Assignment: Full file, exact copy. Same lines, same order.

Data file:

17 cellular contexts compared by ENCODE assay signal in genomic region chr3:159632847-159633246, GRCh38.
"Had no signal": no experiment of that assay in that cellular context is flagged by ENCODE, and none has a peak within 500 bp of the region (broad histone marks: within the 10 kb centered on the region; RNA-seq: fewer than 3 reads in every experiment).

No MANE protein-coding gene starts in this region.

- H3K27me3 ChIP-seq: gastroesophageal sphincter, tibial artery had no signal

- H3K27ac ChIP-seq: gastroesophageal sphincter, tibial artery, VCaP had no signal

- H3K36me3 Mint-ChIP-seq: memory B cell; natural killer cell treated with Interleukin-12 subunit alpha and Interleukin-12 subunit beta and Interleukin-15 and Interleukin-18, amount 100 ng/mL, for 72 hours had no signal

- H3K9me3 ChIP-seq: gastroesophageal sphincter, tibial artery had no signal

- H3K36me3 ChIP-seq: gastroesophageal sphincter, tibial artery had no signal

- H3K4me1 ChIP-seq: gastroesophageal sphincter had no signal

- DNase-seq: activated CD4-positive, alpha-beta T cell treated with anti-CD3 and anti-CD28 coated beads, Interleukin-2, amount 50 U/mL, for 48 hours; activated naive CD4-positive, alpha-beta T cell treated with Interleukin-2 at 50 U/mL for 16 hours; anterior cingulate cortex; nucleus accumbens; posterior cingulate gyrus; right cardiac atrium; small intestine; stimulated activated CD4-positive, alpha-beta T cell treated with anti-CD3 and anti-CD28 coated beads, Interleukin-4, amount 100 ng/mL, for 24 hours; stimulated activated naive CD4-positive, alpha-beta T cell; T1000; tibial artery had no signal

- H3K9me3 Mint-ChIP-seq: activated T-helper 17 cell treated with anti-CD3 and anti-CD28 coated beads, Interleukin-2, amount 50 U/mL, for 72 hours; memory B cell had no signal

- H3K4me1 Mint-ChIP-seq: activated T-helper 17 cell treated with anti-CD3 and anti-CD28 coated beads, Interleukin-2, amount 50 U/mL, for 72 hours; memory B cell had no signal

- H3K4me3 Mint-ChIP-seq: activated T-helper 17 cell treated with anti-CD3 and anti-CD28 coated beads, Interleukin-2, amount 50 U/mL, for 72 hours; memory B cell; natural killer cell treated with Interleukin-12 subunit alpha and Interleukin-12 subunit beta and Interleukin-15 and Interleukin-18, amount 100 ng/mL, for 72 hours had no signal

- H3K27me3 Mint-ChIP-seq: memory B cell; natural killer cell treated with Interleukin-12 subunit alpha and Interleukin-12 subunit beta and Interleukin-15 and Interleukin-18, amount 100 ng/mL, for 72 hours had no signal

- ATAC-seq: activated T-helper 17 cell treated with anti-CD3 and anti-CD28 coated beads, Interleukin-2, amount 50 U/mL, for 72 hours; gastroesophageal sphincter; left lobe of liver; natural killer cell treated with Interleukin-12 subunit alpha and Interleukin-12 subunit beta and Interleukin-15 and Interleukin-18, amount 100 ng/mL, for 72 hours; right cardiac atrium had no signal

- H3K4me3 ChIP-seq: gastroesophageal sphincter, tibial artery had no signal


17 cellular contexts compared by ENCODE assay signal in genomic region chr3:159632847-159633246, GRCh38.
"Had no signal": no experiment of that assay in that cellular context is flagged by ENCODE, and none has a peak within 500 bp of the region (broad histone marks: within the 10 kb centered on the region; RNA-seq: fewer than 3 reads in every experiment).

No MANE protein-coding gene starts in this region.

- H3K27me3 ChIP-seq: gastroesophageal sphincter, tibial artery had no signal

- H3K27ac ChIP-seq: gastroesophageal sphincter, tibial artery, VCaP had no signal

- H3K36me3 Mint-ChIP-seq: memory B cell; natural killer cell treated with Interleukin-12 subunit alpha and Interleukin-12 subunit beta and Interleukin-15 and Interleukin-18, amount 100 ng/mL, for 72 hours had no signal

- H3K9me3 ChIP-seq: gastroesophageal sphincter, tibial artery had no signal

- H3K36me3 ChIP-seq: gastroesophageal sphincter, tibial artery had no signal

- H3K4me1 ChIP-seq: gastroesophageal sphincter had no signal

- DNase-seq: activated CD4-positive, alpha-beta T cell treated with anti-CD3 and anti-CD28 coated beads, Interleukin-2, amount 50 U/mL, for 48 hours; activated naive CD4-positive, alpha-beta T cell treated with Interleukin-2 at 50 U/mL for 16 hours; anterior cingulate cortex; nucleus accumbens; posterior cingulate gyrus; right cardiac atrium; small intestine; stimulated activated CD4-positive, alpha-beta T cell treated with anti-CD3 and anti-CD28 coated beads, Interleukin-4, amount 100 ng/mL, for 24 hours; stimulated activated naive CD4-positive, alpha-beta T cell; T1000; tibial artery had no signal

- H3K9me3 Mint-ChIP-seq: activated T-helper 17 cell treated with anti-CD3 and anti-CD28 coated beads, Interleukin-2, amount 50 U/mL, for 72 hours; memory B cell had no signal

- H3K4me1 Mint-ChIP-seq: activated T-helper 17 cell treated with anti-CD3 and anti-CD28 coated beads, Interleukin-2, amount 50 U/mL, for 72 hours; memory B cell had no signal

- H3K4me3 Mint-ChIP-seq: activated T-helper 17 cell treated with anti-CD3 and anti-CD28 coated beads, Interleukin-2, amount 50 U/mL, for 72 hours; memory B cell; natural killer cell treated with Interleukin-12 subunit alpha and Interleukin-12 subunit beta and Interleukin-15 and Interleukin-18, amount 100 ng/mL, for 72 hours had no signal

- H3K27me3 Mint-ChIP-seq: memory B cell; natural killer cell treated with Interleukin-12 subunit alpha and Interleukin-12 subunit beta and Interleukin-15 and Interleukin-18, amount 100 ng/mL, for 72 hours had no signal

- ATAC-seq: activated T-helper 17 cell treated with anti-CD3 and anti-CD28 coated beads, Interleukin-2, amount 50 U/mL, for 72 hours; gastroesophageal sphincter; left lobe of liver; natural killer cell treated with Interleukin-12 subunit alpha and Interleukin-12 subunit beta and Interleukin-15 and Interleukin-18, amount 100 ng/mL, for 72 hours; right cardiac atrium had no signal

- H3K4me3 ChIP-seq: gastroesophageal sphincter, tibial artery had no signal